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    Yes, no and no.

    It's a lot more to do with lack of access to accom particularly, than the mid-late Millenials being obsessed with Asia, etc. My extended family's adult kids and their friends all still come up to Buller on a varying basis, from a few weekends to every weekend of the season, all because we have apartments up there. It's mostly about accessibility and cost IMO.
     
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  28. Whatever really

    Whatever really Hard Yards

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    I had this conversation last winter with all the guys on my building site,
    Most had stopped because it was to expensive as an apprentice, they do student deals but nothing for apprentices, so these guys just don’t go.
    Making the sport appealing for students and apprentices alike would greatly help I think
     
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  29. MisterMxyzptlk

    MisterMxyzptlk Old n' Crusty
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    Is it wrong of me to hope for less skiers on the slopes?
     
  30. POW_hungry

    POW_hungry Part of the Furniture
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    Interesting quote here:
    Takes me back immediately to when I used to follow Thredbo on Social Media... Their cringe-worthy blogs, stories and updates on the 'apres' events is very off putting. Perhaps I am the exception though.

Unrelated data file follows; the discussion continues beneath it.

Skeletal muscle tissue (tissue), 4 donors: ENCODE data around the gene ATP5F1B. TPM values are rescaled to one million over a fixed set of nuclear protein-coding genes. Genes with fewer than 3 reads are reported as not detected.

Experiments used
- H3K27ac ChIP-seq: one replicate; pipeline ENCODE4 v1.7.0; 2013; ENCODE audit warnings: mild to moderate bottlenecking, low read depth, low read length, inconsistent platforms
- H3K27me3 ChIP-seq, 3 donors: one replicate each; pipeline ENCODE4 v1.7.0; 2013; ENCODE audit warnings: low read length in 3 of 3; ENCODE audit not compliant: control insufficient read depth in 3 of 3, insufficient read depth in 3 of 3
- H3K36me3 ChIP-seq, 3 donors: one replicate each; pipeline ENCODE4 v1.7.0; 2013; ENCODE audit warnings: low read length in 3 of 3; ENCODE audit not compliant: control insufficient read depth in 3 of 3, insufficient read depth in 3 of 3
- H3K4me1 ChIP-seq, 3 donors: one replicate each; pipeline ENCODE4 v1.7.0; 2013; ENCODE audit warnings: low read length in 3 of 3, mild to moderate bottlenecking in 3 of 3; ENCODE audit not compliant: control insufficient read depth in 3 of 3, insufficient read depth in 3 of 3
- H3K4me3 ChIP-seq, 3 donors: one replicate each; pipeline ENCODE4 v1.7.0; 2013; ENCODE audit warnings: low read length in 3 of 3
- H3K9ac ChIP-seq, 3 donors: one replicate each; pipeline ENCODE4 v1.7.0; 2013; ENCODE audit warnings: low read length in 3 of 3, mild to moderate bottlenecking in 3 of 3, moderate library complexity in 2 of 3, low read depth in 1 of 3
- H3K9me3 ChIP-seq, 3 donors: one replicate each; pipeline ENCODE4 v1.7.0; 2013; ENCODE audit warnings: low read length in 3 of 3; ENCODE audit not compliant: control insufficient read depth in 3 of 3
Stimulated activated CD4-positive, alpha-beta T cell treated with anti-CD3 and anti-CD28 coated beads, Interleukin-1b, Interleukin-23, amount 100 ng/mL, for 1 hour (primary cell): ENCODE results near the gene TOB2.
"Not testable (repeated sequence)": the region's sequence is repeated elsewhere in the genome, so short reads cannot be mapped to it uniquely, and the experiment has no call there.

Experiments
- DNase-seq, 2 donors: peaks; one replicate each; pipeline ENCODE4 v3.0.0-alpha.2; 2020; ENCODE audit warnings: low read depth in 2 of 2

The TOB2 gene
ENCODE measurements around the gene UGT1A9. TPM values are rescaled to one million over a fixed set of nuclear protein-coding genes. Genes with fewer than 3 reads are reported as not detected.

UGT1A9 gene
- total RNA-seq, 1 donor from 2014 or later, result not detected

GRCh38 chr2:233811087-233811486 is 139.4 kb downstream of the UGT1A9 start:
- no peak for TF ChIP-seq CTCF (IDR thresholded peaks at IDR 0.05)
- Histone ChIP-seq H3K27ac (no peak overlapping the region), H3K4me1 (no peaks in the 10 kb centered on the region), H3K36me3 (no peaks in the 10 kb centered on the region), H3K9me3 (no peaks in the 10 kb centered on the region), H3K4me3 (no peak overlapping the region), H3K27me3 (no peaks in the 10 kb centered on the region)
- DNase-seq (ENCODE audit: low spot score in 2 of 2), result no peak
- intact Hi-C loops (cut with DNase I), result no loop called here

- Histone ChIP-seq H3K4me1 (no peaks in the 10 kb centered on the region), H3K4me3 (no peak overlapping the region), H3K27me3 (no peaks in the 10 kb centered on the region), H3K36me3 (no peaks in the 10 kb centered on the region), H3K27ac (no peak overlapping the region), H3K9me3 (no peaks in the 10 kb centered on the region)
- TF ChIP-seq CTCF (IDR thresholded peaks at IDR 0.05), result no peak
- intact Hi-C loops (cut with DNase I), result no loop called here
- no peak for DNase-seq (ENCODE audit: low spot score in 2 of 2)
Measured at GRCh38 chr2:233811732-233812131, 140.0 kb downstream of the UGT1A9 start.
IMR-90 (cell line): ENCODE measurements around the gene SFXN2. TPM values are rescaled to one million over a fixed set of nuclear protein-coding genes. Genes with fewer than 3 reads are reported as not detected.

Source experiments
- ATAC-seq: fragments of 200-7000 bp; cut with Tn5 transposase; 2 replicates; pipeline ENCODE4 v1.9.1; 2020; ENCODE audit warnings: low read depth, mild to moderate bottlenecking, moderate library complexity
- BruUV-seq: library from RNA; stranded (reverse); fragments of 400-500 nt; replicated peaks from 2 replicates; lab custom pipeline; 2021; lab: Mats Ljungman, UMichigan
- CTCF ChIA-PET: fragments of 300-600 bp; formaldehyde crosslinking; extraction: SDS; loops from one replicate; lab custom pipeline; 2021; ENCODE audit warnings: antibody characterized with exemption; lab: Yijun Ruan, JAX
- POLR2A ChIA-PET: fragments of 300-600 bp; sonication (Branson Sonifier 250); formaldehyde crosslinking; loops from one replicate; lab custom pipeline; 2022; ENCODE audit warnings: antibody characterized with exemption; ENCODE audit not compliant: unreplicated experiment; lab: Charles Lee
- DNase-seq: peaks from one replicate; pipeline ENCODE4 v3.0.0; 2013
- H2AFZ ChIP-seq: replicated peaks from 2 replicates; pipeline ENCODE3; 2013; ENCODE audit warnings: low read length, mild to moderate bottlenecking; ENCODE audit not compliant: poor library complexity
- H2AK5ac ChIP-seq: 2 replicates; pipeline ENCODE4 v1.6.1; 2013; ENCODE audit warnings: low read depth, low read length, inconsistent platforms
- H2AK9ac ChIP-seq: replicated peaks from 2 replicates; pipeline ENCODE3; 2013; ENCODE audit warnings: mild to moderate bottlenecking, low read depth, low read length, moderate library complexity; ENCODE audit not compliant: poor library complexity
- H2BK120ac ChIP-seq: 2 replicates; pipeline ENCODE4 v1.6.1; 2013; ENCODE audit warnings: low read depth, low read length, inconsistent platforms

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  31. VSG

    VSG Pool Room
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    Better.
     
  32. hipo

    hipo One of Us
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    60's, 70's 80's the dollar went further. Bunch of mates in a car or van heading surf or snow - Happy to roll out a tent on some beach or by an alpine fed lake, a burger with the lot was a good meal and even better if a cold beer was at hand. reckon our standards were lower but our value was higher and just happy to be there.
     
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  33. snowgum

    snowgum One of Us

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    Its interesting re the debate about generations vs ticket price vs freq. ski days?

    Some here talk about ‘cheap season oasses making skiing cheaper’.

    But I reckon its mostly seasoned establshed (read older) skiers that buying season passes.

    Buying a season pass at a resort locks in a series (min no. Days & hence expenses) of purchases that would probably result in at least $3-4k pp once petrol, entry, accom & food s factored in. This is a serious commitment fot many (most) ave income earners and way beyond what most learner / beginner ( younger?) skiers are prepared to spend.

    So these younger new skiers spend up to $140+ for a weekend day ticket - effectively subsidising the v good value season passes of older established skiers.

    Is it any wonder then that industry folk wonder where the next crop of youngsters (paying huge city rents & often HECS) will appear from?

    I’d love to know what other ‘oldies’ (~ 50+) think?